"As AV/1 crossed the Mach 3 threshold, her nose abruptly pitched upwards. But even as Al White corrected, the nose just as sharply pitched downward. Combined with the correction, the XB-70 accelerated just enough to cause a brief moment of overpressure in the inlets. Stabilizing the Valkyrie, Al White keyed his microphone and spoke the words everyone had been waiting for, "There's that big magic number [Mach 3]." For almost three minutes, everything appeared fine. Suddenly, White and Cotton heard something behind them. Although no caution lights had come on, and concerned about damage caused by the overpressure, White decided to decelerate and let the chase planes catch up with the XB-70. When they did, they reported that about 2 feet of the left wing's leading edge was missing. Fortunately, the damaged section of the wing was far enough outboard that the debris wasn't drawn into the engine inlets. [Ed. note - it was on this flight that the Valkyrie carried a special cargo -- a bag of Idaho potatoes which were later presented to the small town of Brawley, Idaho, which had accepted being under the XB-70's flight path and being "boomed" all the time with smiles and good humor]"
"After 56 weeks and 17 flights, AV/1 had finally reached her goals -- but she would never fly at Mach 3 again. The design team, alarmed with the skin separation problems, and knowing that improvements in AV/2 would solve the problem, decided that from that point on, AV/1 would be limited to a maximum speed of Mach 2.5. Mach 3 research would be left to the improved, and more capable, second aircraft."
....
"Less than 6 months after her first flight, AV/2 reached her goal of Mach 3, on her 17th flight (coincidently, the same number of flights AV/1 to reach Mach 3). Just for three minutes, then back home for a thorough examination. No sign of skin damage at all! Prudence was still the watchword, however, and AV/2 twice more poked her sleek nose beyond Mach 3 for just a few minutes before sustaining Mach 3 for 15 minutes on her 22nd flight."
....
"Finally, on May 19th, flight number 39, AV/2 flew at Mach 3 for 33 minutes, and a total of 62 minutes beyond Mach 2.5. In just 91 minutes, the Valkyrie traveled over 2,400 miles -- an average speed of more than 1500 miles per hour, including takeoff and landing! Finally, all remaining concerns about skin separation were laid to rest. The improved methods used to build AV/2 were more than up to the task of sustained Mach 3 flight."

http://xb70.interceptor.com/

NASA Ames Research Center, Moffett Field, CA, wind-tunnel studies led engineers at North American Aviation in Downey, CA, to build the second XB-70A (62-207) with an added 5 degrees of dihedral on the wings. This aircraft made its first flight on July 17, 1965. The changes resulted in much better handling, and the second XB-70 achieved Mach 3 for the first time on Jan. 3, 1966. The aircraft made a total of nine Mach 3 flights by June.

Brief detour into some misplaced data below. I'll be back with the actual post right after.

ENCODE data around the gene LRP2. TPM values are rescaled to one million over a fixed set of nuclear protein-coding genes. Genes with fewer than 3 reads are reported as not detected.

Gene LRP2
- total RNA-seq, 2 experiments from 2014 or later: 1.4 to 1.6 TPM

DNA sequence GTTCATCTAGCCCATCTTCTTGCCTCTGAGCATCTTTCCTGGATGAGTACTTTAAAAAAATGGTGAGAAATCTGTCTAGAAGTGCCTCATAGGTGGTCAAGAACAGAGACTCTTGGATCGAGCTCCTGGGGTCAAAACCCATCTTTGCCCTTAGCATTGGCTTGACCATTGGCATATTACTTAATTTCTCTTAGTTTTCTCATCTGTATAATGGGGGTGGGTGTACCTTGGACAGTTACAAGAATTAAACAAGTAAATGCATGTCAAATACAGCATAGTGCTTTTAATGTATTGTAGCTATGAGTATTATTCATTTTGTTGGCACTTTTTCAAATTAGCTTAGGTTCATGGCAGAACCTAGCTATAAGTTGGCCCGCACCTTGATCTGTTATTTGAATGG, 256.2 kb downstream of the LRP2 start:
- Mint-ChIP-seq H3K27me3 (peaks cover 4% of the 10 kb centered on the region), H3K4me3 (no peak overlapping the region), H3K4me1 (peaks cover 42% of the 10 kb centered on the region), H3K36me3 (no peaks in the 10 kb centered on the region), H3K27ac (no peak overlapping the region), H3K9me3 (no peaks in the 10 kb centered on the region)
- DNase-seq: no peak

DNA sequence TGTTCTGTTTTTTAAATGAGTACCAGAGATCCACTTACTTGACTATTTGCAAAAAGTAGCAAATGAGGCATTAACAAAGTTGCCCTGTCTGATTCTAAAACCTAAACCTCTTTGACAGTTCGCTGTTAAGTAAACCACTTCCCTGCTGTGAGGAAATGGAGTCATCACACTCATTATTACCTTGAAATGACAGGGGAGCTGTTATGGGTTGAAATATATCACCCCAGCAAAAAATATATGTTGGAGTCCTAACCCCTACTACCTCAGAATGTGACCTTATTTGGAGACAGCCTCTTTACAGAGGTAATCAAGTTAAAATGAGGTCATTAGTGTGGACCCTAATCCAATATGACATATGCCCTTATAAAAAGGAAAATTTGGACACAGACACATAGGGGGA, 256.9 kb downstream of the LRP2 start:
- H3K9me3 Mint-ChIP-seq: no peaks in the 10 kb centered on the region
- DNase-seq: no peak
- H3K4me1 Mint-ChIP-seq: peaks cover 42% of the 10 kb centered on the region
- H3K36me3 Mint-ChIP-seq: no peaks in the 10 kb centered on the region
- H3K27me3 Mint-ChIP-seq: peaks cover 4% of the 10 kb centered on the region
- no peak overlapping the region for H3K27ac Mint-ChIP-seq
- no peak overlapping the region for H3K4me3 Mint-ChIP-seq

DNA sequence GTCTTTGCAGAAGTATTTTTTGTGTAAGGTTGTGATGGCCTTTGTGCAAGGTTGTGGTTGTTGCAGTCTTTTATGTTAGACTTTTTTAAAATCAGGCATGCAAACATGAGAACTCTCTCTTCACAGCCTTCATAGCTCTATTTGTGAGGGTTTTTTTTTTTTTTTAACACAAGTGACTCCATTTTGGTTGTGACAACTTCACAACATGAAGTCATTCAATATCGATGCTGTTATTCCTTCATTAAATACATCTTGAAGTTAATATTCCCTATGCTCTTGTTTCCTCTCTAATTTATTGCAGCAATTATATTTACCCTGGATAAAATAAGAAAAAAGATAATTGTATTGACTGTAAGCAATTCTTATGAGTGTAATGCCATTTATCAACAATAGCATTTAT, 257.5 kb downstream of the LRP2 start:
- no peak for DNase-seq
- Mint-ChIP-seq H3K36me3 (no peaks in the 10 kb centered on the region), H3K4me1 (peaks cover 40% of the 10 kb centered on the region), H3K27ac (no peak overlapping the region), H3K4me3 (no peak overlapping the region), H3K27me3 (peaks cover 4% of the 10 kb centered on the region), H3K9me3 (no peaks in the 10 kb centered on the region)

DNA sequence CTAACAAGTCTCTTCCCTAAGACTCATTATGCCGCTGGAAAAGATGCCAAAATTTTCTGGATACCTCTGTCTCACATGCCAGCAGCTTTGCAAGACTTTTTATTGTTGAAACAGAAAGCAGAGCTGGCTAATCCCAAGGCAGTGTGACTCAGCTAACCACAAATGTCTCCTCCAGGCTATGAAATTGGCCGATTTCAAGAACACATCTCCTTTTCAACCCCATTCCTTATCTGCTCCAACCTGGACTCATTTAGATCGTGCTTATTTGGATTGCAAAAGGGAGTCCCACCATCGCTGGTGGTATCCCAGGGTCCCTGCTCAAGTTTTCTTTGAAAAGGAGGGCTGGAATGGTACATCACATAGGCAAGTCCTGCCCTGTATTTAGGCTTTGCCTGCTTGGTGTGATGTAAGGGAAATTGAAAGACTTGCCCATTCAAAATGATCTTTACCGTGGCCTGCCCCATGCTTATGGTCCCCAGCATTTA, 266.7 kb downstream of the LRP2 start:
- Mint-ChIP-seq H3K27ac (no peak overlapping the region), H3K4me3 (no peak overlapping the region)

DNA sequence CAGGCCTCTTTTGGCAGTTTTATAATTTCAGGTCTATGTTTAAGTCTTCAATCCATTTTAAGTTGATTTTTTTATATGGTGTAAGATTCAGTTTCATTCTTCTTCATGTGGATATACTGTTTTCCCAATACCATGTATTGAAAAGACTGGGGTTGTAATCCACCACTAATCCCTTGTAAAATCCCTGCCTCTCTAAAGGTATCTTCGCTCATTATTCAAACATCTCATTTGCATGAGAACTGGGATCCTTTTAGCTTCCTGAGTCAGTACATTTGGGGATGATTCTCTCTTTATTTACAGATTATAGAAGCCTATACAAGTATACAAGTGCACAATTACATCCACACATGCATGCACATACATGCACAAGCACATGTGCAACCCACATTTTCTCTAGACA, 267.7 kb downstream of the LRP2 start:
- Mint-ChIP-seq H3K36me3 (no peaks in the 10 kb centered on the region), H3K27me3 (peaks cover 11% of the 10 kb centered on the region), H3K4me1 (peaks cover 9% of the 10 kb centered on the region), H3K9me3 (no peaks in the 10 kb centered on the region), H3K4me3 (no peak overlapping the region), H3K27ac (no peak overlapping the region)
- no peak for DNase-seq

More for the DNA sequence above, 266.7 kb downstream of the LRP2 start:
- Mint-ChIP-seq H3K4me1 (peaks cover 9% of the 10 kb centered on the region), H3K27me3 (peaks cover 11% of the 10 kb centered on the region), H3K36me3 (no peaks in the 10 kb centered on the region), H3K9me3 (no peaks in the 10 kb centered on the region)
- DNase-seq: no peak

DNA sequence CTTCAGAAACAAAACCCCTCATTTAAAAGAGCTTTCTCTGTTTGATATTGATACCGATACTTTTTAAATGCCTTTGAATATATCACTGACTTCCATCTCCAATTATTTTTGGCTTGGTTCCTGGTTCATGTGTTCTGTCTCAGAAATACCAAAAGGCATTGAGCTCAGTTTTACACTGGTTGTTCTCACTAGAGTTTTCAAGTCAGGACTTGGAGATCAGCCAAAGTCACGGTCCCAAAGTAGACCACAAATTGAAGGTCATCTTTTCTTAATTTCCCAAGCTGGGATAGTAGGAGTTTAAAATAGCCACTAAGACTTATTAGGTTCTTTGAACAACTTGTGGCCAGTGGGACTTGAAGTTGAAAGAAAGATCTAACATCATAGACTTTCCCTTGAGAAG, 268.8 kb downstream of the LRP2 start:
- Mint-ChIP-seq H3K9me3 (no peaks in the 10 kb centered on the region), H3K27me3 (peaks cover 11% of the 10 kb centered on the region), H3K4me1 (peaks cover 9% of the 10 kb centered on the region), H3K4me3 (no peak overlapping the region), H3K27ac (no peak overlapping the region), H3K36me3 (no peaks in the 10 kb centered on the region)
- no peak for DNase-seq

https://www.nasa.gov/centers/armstrong/news/FactSheets/FS-084-DFRC.html

I have really enjoyed reading and watching all the posts about this plane. Since this was all 50+ years ago, why the heck aren’t we flying around the world at Mach speeds now. SFO to LGA or OGG in 2 hours would be nice. I have read they are working on new quieter SSTs, so maybe some day I will be able to make those trips at those speeds.

Good Info. Thanx.

Ingineer--The trip down memory lane has been fun! I hear you about the 2-hour trips. I used to hate the 5-hour trips between ATL and SEATAC. (BTW: I've not flown to Hawaii.) However, the demand just didn't support SS mass travel. Maintenance costs eat you alive, let alone manufacturing costs. Fortunately, financially speaking, by the time Boeing stopped SST design, our family had already left Seattle. Hunky Husband had been offered a job in Wichita to which he could not say no. Personally, I was disappointed to see Boeing drop the program.

Stu--It's a challenge to dig up data and determine what is believable/reliable. My memory said that Mach 3 flight had been achieved; but, we all know how reliable my memory is - NOT!
; )

Good point on the costs. I guess we know where Americans stand on the 5 hour flight for $179 versus 2 hour flight for $2000 debate.

Yes, I remember why I (we) wore hats (even when there were no parental types around), and am glad I did. Living in the upper Northeast, I rarely wear hats as sunburning is not such a problem. I do still wear sunscreen, but need it a lot less than in Kansas. No doubt if I were to be back in Kansas during summer, I would renew a relationship with hats -regardless of my personal preference for not doing so.